# For a martingale $f_0,f_1,\ldots$ how can we bound $P(\frac{1}{n} \|f_n\| \le 1$ for all $n \ge N)$?

Suppose $$f_0,f_1, \ldots$$ is a martingale (or i.i.d sequence) in $$\mathbb R^d$$ with $$f_0=0$$ and all $$\|f_n - f_{n-1}\| \le L$$ say. There are many concentration results for the initial segment of the martingale. For example Theorem 3.5 of this paper of Pinelis leads to the following variant of the Azuma-Hoeffding inequality.

$$P(\|f_n\| \ge \varepsilon \text{ for some }n\le N) \le \exp\left (-\frac{\varepsilon^2}{2NL^2} \right).\tag 1$$

In the paper such results are called tail inequalities for martingales. What I'm interested in could also be called a tail inequality, except I am interested in is the behaviour after $$N$$ rather than before. Of course there's no reason to believe since $$f_1,f_2,\ldots$$ should remain bounded, but if we instead focus on the normalised values $$\frac{f_n}{n}$$ we can get some bounds. For example taking $$\epsilon = N$$ the Pinelis theorem implies

$$P\bigg (\frac{1}{N}\|f_N\| \ge 1\bigg) \le \exp\left (-\frac{N}{2L^2} \right).$$

The crudest thing we can do is take a union bound to get

$$P\bigg (\frac{1}{n}\|f_n\| \ge 1\text{ for some }n\ge N\bigg) \le \sum_{n=N}^\infty\exp\left (-\frac{n}{2L^2} \right).$$

and hence

$$P\bigg (\frac{1}{n}\|f_n\| \le 1\text{ for all }n\ge N\bigg) \ge 1-\sum_{n=N}^\infty\exp\left (-\frac{n}{2L^2} \right).$$

The sum can be bounded by the integral

$$\sum_{n=N}^\infty\exp\left (-\frac{n}{2L^2} \right) \le \int_{N-1}^\infty\exp\left (-\frac{x}{2L^2} \right) = 2L \exp\left (-\frac{N-1}{2L^2} \right)$$

which goes to zero as $$N \to \infty$$.

I am wondering if there are any more sophisticated approaches to get better bounds?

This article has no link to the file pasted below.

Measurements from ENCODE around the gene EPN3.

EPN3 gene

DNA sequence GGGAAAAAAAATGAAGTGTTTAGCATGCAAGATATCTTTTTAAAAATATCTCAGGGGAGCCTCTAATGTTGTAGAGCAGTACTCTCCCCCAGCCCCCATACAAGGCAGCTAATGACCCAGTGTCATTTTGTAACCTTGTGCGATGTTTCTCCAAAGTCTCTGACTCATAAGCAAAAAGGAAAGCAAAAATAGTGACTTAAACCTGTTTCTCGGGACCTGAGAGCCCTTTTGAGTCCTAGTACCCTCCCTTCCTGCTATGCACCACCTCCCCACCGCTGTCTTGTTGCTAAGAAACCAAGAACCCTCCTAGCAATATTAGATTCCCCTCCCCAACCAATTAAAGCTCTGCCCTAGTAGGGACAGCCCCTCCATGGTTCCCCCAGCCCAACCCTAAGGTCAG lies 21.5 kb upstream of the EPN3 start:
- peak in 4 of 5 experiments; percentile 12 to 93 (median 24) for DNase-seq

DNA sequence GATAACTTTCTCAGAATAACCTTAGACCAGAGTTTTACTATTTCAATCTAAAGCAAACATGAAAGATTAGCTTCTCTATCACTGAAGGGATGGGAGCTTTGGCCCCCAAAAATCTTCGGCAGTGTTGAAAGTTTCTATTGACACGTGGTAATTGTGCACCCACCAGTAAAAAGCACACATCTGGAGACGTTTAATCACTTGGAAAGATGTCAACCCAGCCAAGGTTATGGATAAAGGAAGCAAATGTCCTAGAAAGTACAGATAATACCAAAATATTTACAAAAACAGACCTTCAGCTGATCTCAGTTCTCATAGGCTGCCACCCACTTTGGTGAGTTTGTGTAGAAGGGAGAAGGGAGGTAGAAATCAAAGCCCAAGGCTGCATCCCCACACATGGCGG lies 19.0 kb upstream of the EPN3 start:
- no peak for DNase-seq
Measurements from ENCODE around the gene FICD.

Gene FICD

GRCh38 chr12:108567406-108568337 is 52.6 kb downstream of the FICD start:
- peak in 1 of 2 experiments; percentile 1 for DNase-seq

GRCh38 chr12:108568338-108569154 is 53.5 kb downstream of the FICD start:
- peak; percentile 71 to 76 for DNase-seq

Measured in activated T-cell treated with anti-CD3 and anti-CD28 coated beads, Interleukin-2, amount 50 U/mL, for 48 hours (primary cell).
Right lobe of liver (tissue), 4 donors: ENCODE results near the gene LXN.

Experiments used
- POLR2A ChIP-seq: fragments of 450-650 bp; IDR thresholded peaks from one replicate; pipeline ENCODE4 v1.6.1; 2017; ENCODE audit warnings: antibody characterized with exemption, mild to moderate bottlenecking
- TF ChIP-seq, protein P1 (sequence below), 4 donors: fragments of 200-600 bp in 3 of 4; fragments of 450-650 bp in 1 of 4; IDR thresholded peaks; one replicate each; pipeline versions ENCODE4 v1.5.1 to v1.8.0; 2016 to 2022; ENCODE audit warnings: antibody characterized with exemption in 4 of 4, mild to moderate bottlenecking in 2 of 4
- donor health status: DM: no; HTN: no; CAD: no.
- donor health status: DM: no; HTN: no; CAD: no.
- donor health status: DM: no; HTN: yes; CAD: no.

One idea I had was, instead of forcing each $$\frac{1}{n}\|f_n\| <1$$ we force $$\frac{1}{N}\|f_N\|_2 <1/2$$. This forces the next $$\frac{1}{n}\|f_n\| <1$$ for all $$n \le \left(\frac{2L}{2L-1/2}\right)N$$. Then for $$n_1 = \left(\frac{2L}{2L-1/2}\right)N$$ we force $$\frac{1}{n_1}\|f_{n_1}\|_2 <1/2$$ and so on. Proceeding like this we get a union bound over $$N,n_1,n_2,\ldots$$ leading to a series of the form

$$\sum_{n=1}^\infty \exp \left( \frac{N}{8L^2} \left(\frac{2L}{2L-1/2}\right)^{n-1}\right).$$

and the integral

$$\int_{0}^\infty \exp \left( a b^{x-1}\right) = \int_{-1}^\infty \exp \left( a b^{x}\right)$$

for the obvious constants. Under the substitution $$u =ab^{x}$$ this becomes the exponential integral function

$$\frac{1}{\log b}\int_{a/b}^\infty \frac{e^{-t}}{t}dt = \frac{\text{Ei}_1(a/b)}{\log b}.$$

Using some special function inequalities I can bound the above by

$$\frac{e^{-a/b}}{(a/b)\log b}$$

which simplifies to something of the form

$$\frac{C \exp \left( \frac{N}{8L^2} \frac{2L-1/2}{2L}\right) }{N}$$.

We have acquired a $$N$$ in the denominator, and maybe a smaller coefficient $$C$$ than before. Unfortunately this makes no difference asymptotically because the coefficient inside the exponential is smaller than before.

You can also replace $$1/2$$ with any $$\delta \in (0,1)$$, perform the calculations, and try to minimise the result with respect to $$\delta$$. There is a closed form solution for such a $$\delta$$ but it is the solution of a cubic equation so doesn't offer much insight.

One could also try different $$\delta_i$$-values between each $$n_i$$ and $$n_{i+1}$$ but I cannot see how to bound the resulting series with an integral.

Has this problem been considered before? Could anyone provide a reference?

• Iosif Pinelis is a user here, @IosifPinelis , he may have some insightful comments. (My intuition is that one cannot do much better than in your first approach, but that is just intuition). – Mateusz Kwaśnicki May 30 '19 at 8:06
• @MateuszKwaśnicki : I too think one cannot do much better than that, but proving rigorously "cannot do" statements is usually too hard and not very gratifying. – Iosif Pinelis May 31 '19 at 18:41
• Daron, Can you make your question more precise? The title line has parenthesis in the wrong place and later on when you write "The crudest thing we can do is take a union bound to get $$P\bigg (\frac{1}{n}\|f_n\| \ge 1\text{ for all }n\ge N\bigg) \le \sum_{n=N}^\infty\exp\left (-\frac{n}{2L^2} \right) ",$$ you are using a union bound for an intersection... Thanks. – Yuval Peres Jun 1 '19 at 1:54
• Hey Yuval, sure thing! – Daron Jun 1 '19 at 13:27
• Thanks for the feedback everyone. I'm surprised no one has seen something like this before. I'd imagine if the answer was no, then you'd be able to demonstrate that using the normal coin-flip martingale, but that would involve some very clever recursion tricks. – Daron Jun 11 '19 at 15:44